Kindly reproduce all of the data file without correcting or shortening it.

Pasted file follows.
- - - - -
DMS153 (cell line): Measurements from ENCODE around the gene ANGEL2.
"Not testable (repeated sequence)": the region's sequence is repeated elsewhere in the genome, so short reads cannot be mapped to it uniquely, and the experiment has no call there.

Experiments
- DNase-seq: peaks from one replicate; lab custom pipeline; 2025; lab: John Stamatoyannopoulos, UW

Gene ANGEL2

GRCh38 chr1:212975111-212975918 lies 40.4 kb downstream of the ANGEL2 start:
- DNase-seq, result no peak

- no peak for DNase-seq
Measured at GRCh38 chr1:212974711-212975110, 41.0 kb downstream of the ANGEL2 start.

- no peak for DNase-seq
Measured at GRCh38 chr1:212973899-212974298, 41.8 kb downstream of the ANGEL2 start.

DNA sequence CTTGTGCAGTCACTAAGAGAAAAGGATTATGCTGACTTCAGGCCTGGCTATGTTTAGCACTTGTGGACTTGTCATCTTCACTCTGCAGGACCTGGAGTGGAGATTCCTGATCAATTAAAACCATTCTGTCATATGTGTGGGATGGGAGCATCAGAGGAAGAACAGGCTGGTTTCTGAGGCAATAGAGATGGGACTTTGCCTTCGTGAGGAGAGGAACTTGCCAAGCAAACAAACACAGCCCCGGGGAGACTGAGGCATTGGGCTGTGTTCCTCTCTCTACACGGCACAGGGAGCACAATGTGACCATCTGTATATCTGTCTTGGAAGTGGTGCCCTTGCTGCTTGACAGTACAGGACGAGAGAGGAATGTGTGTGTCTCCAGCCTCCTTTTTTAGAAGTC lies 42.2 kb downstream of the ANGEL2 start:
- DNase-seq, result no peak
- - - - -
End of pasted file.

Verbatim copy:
DMS153 (cell line): Measurements from ENCODE around the gene ANGEL2.
"Not testable (repeated sequence)": the region's sequence is repeated elsewhere in the genome, so short reads cannot be mapped to it uniquely, and the experiment has no call there.

Experiments
- DNase-seq: peaks from one replicate; lab custom pipeline; 2025; lab: John Stamatoyannopoulos, UW

Gene ANGEL2

GRCh38 chr1:212975111-212975918 lies 40.4 kb downstream of the ANGEL2 start:
- DNase-seq, result no peak

- no peak for DNase-seq
Measured at GRCh38 chr1:212974711-212975110, 41.0 kb downstream of the ANGEL2 start.

- no peak for DNase-seq
Measured at GRCh38 chr1:212973899-212974298, 41.8 kb downstream of the ANGEL2 start.

DNA sequence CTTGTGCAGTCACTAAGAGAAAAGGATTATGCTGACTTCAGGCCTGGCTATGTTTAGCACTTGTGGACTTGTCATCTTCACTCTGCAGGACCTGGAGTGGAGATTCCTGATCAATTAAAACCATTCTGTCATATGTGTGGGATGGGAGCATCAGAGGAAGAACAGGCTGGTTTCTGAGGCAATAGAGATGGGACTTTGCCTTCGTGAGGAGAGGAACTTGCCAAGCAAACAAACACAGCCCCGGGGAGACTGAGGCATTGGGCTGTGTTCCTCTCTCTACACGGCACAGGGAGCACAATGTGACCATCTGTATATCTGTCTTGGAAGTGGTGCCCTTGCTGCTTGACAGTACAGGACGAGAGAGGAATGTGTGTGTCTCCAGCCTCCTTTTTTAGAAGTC lies 42.2 kb downstream of the ANGEL2 start:
- DNase-seq, result no peak